CHARLOTTE – In December, Time Out Youth (TOY) hired a new executive director, Rodney Tucker. Long-known for his involvement and work with the community in a variety of ways, Tucker says he’s looking forward with optimism and excitement for TOY’s future growth.

Rodney Tucker

“I see the history of Time Out Youth as 20 years to build on,” he says. “It’s exciting for me to come to an organization that has been around and sustained for 20 years.”

Tucker is a native of nearby Oakboro, N.C., and a former employee of the Regional HIV/AIDS Consortium. He’s also a former development director for the Regional AIDS Interfaith Network and most recently served as executive director for the Hickory-based AIDS service organization, ALFA.

Tucker holds degrees from the University of North Carolina-Charlotte and the Southern Baptist Theological Seminary, including a master’s degree in Christian education with a focus on child and family development. Starting his career as a minister to homeless and at-risk youth in New York City, Tucker says the opportunity to work at TOY brings him full circle.

“It fits more clearly with my education than other jobs have,” he says. “A core part of me will always be a minister and my goal in seminary was to work in the inner city with disenfranchised youth and homeless people. I’m back doing what I wanted to do with my career.”

With Tucker’s hire, TOY’s staff gets a bump in expertise.

“Everyone is a master’s-level clinician,” he says. “We have two program staffers who have master’s degrees in social work and me with my degree in counseling. It automatically ups the bar with the types of services that youth will receive when they come through the doors here.”

TOY’s services and connections with the broader social service community in Charlotte have grown tremendously over the past few years. Tucker’s predecessor, Steve Bentley, shepherded the group through a period of rebuilding, rebranding and re-growth, including outreach to other professional child welfare organizations and an involvement in county-wide children’s initiatives.

“The board is ready for TOY to be a state leader and national model,” Tucker says.

Already, TOY’s youth and staffers are traveling the state with their speakers’ bureau program and talking to organizations and community leaders about gay-straight alliances, safe zones and how TOY’s support services function.

Locally, TOY’s direction will take a decidedly more advocacy role with increased outreach to schools and LGBT student leaders.

“Working with the school system is a big push you’ll hear more about from TOY,” Tucker says.

The group is already forging ahead with related plans. One full-time staff person, shared with the Gay Men’s Chorus of Charlotte, is working to help develop and sustain LGBT high school student leaders and LGBT student organizations.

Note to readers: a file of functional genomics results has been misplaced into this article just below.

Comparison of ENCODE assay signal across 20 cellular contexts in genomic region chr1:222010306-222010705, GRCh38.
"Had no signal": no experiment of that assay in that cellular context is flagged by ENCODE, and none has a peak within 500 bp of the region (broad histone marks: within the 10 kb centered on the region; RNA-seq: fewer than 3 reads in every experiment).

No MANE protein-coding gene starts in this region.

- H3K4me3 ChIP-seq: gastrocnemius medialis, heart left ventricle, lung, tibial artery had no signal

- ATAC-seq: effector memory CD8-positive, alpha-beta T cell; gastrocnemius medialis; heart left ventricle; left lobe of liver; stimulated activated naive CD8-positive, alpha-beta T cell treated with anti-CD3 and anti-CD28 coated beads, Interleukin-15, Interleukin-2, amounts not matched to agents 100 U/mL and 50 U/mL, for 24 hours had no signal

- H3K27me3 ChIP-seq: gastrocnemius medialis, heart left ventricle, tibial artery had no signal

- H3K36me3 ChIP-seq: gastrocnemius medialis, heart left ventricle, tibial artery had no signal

“One of their first events was a dance for all the gay-straight alliances in Mecklenburg County,” Tucker says of the recent fall activity. “We had 45 youth together for a night to meet each other and to start building a network across school boundaries.”

In all, students from eight different high schools attended the event.

Helping to shape future community leaders is an important part of TOY’s mission. It will require more community involvement, Tucker warns.

“Part of me is shocked that the gay community has not been as involved as volunteers with TOY,” he says. “I want more people to come into the doors and meet these kids. Our LGBT community has to be the ones to be the mentors and provide example leadership to help our youth grow into the next set of leaders.

With big plans, Tucker says TOY will need to up their ante on fundraising. His predecessor and the board have provided solid financial footing with a six-month cash reserve on hand.

An increase in programming capabilities will take more, though, and among the many items on Tucker’s wish list is the potential for future partnerships and funding from local, state and federal agencies.

Beyond fundraising and programming, Tucker’s chief mission remains with the welfare of the youth his group serves and ensuring that LGBT young people and their need to have a place and voice at the table.

Tucker says, “Part of the work that I want to do is in the areas of people working with children and youth, to be the voice of the LGBT and to make sure that someone keeps bringing that to the forefront in professional settings.” : :

info: Want to learn more about Time Out Youth and how you can get involved? Visit their website at or call 704-344-8335.

Matt Comer

Matt Comer previously served as editor from October 2007 through August 2015 and as a staff writer afterward in 2016.